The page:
China refutes Fitch's credit outlook cut
Published: Apr 10, 2024 08:10 PM Updated: Apr 10, 2024 10:30 PM
China trade economy File photo: VCG

China trade economy File photo: VCG

Chinese officials on Wednesday swiftly pushed back against US ratings agency Fitch's move to cut China's sovereign credit rating outlook to negative from stable, stressing that China's long-term growth prospects remain unchanged and the Chinese government has the ability and determination to maintain sound sovereign credit. 

Chinese economists also slammed the ratings agency's decision, saying that Fitch's move shows profound bias and methodological flaws, as it apparently relied heavily on negative headlines from Western media and failed to show growing positive factors within the Chinese economy. In comparison, China's economy remains the healthiest among major economies, they noted. 

In a report, Fitch said it has revised the outlook on China's Long-Term Foreign-Currency Issuer Default Rating (IDR) to Negative from Stable, and affirmed the IDR at 'A+.' 

"The outlook revision reflects increasing risks to China's public finance outlook as the country contends with more uncertain economic prospects amid a transition away from property-reliant growth to what the government views as a more sustainable growth model," Fitch said.

In affirming China's 'A+' rating, Fitch pointed to China's large and diversified economy, still solid GDP growth prospects relative to peers, integral role in global goods trade, robust external finances, and reserve currency status of the yuan. 

Essentially, Fitch's move means that while China's ratings remain unchanged for now, a downgrade might be possible in the medium term. The decision drew swift criticism from Chinese officials. 

"We regret to see Fitch downgrade China's sovereign credit rating outlook," an official from China's Ministry of Finance (MOF) said during a media Q&A on Wednesday, noting that while Fitch's report reflected some views the Chinese side already expressed, the result showed that the indicator system of Fitch's sovereign credit rating methodology fails to effectively and forward-lookingly reflect the positive role of China's fiscal policy in promoting economic growth and stabilizing the macro-leverage ratio.

China has maintained a policy of moderately expanding fiscal spending while improving the efficiency and effectiveness of fiscal funds to boost domestic demand and economic development.

"In the long run, maintaining a moderate deficit and making good use of precious debt funds will help expand domestic demand, support economic growth, and ultimately help maintain good sovereign credit," the MOF official said, adding that China's plan to keep deficit-to-GDP ratio at 3 percent in 2024 is moderate and reasonable, and is conducive to stabilizing economic growth, controlling government debt levels and reserving policy space to tackle potential risks and challenges.

Also commenting on Fitch's move on Wednesday, Mao Ning, a spokesperson for the Chinese Foreign Ministry, said the long-term positive momentum of the Chinese economy has not changed, and the Chinese government's ability and determination to maintain sound sovereign credit also remain unchanged.

Biased, flawed report 

Chinese economists also questioned the objectivity and accuracy of Fitch's decision.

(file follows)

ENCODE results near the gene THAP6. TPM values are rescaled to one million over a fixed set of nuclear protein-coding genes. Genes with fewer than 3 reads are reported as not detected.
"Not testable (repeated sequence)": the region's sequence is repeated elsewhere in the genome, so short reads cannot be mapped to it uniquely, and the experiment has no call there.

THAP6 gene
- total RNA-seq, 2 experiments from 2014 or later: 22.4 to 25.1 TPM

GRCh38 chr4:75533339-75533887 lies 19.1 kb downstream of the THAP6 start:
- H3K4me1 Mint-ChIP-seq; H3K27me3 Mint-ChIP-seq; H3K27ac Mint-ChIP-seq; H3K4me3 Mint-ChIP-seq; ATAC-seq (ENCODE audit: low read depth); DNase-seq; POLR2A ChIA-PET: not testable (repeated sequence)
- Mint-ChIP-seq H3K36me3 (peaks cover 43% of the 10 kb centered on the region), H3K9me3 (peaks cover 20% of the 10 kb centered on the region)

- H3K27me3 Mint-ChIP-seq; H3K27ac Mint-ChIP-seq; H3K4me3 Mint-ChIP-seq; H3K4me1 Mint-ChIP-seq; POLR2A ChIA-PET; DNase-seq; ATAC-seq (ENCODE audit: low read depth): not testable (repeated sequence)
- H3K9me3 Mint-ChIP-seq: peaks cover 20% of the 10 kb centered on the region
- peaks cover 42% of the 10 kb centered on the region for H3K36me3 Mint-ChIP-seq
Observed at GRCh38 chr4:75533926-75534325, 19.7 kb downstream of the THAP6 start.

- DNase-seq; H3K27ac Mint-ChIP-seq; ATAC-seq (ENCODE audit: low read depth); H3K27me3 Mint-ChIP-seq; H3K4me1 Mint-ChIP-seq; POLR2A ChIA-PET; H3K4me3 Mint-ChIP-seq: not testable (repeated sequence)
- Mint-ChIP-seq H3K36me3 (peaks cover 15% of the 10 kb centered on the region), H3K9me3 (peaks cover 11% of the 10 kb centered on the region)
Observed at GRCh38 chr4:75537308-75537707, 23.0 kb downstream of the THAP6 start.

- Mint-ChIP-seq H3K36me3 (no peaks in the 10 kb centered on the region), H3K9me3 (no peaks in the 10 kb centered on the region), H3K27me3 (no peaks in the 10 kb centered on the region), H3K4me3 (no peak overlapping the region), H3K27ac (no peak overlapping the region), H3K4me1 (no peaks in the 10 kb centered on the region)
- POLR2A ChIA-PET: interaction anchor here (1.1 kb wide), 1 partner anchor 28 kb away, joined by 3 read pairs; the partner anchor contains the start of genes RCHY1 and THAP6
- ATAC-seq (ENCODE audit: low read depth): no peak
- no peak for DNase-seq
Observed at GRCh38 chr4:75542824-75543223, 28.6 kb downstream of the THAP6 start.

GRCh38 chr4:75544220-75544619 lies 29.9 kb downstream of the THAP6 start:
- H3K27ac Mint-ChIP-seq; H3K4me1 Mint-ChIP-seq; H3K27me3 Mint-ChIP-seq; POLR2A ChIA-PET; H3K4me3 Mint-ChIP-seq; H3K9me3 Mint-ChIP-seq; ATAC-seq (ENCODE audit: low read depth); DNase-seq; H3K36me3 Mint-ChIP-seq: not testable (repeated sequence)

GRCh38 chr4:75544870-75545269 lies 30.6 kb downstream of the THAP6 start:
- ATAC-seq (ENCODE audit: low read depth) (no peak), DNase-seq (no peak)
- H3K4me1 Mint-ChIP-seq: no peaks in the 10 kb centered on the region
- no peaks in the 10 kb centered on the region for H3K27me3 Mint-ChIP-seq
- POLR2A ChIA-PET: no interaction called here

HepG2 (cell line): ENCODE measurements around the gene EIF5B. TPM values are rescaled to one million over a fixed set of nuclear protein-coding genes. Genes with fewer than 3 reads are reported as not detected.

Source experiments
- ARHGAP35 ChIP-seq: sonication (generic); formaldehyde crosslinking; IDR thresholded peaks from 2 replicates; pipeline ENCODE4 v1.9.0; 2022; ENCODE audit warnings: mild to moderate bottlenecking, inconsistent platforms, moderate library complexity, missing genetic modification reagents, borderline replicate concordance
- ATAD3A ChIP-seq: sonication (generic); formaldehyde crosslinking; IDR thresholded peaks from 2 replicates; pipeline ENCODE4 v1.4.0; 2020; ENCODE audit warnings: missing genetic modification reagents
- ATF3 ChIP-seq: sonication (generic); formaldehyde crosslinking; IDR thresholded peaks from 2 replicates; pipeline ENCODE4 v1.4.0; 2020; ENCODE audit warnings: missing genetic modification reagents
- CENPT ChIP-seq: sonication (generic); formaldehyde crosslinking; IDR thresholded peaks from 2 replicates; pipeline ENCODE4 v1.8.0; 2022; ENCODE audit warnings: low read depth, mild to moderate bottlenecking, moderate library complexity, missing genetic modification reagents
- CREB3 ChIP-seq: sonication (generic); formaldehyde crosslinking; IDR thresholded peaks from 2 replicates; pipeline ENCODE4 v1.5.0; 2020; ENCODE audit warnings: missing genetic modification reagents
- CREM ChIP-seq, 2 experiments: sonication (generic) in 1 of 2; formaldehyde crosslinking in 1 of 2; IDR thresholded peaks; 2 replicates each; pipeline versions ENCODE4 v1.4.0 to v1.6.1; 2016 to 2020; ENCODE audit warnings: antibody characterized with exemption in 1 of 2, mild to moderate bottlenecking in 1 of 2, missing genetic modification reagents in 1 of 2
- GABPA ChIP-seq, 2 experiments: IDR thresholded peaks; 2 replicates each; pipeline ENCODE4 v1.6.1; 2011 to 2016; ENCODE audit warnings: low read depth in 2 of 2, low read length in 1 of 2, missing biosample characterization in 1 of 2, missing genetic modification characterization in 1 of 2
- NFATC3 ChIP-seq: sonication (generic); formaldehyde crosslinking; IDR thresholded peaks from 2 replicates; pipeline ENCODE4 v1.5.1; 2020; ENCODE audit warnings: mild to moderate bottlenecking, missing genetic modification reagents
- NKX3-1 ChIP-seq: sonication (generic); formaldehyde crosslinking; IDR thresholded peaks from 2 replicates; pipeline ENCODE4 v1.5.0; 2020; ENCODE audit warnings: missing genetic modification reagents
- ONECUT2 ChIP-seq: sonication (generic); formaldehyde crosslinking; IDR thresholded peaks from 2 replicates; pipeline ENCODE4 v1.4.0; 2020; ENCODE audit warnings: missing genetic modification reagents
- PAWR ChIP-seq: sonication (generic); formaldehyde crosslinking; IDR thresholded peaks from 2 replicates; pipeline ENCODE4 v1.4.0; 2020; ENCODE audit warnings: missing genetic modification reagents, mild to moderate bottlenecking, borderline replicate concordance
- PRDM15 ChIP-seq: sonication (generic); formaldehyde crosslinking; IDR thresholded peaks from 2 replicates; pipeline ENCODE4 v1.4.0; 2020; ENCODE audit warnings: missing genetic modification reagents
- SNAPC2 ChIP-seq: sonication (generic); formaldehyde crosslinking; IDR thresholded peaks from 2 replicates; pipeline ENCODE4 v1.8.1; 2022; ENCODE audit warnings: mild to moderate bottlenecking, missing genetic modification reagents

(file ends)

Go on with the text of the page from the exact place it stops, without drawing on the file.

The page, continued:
"Western ratings agencies like Fitch often adopt a Western model and interpret China's credit ratings through some negative market fluctuations. I think such an interpretation is not accurate," Cong Yi, a professor at the Tianjin University of Finance and Economics, told the Global Times on Wednesday. 

Cong said Fitch only relied on some short-term fluctuations in areas such as local debt and the property sector, instead of the full picture of China's economic transition, which is undertaken by China in order to move away from the previous model of relying on land sales to a new model of development. "Exaggerating small issues and using Western models to judge China's development are signs of the lack of understanding China."

Cao Heping, an economist at Peking University, also said that Fitch's methodology is flawed, as it's clearly biased toward negative factors, while ignoring variables in China's economic resilience and future prospects.

"Even as a growing number of economic data showed improvements in the first two months, Fitch actually moved to cut China's ratings outlook. That shows that foreign ratings agencies specifically selected some unfavorable indicators in their evaluation," Cao told the Global Times on Wednesday. 

A slew of recent data showed that China's economic recovery has been picking up pace. For example, China's official manufacturing purchasing managers' index (PMI), a main gauge of factory activity, stood at 50.8 in March, returning to expansion territory for the first time since September 2023. China's exports have also been improving remarkably this year, with exports jumping by 10.3 percent in the first two months of 2024. Retail sales also expanded by 5.5 percent in the first two months.

"Some economic indicators in the first quarter of this year have shown a good start to the year and are moving in the direction of restorative growth. Our goal is innovation-driven development, and we have gradually gained new development trends during the transformation process," Cong said. 

Chinese economists also drew comparison between China's economic development and debt levels and those of other major economies, concluding that China remains the healthiest among advanced economies. 

"China's fiscal deficit is within a reasonable range. If we compare it to that of Japan, the US or the EU, China's deficit is much lower," Cao said. "I am very confident in China's economic growth this year and strong first-quarter data will offer great rebuttal to Fitch's downgrade."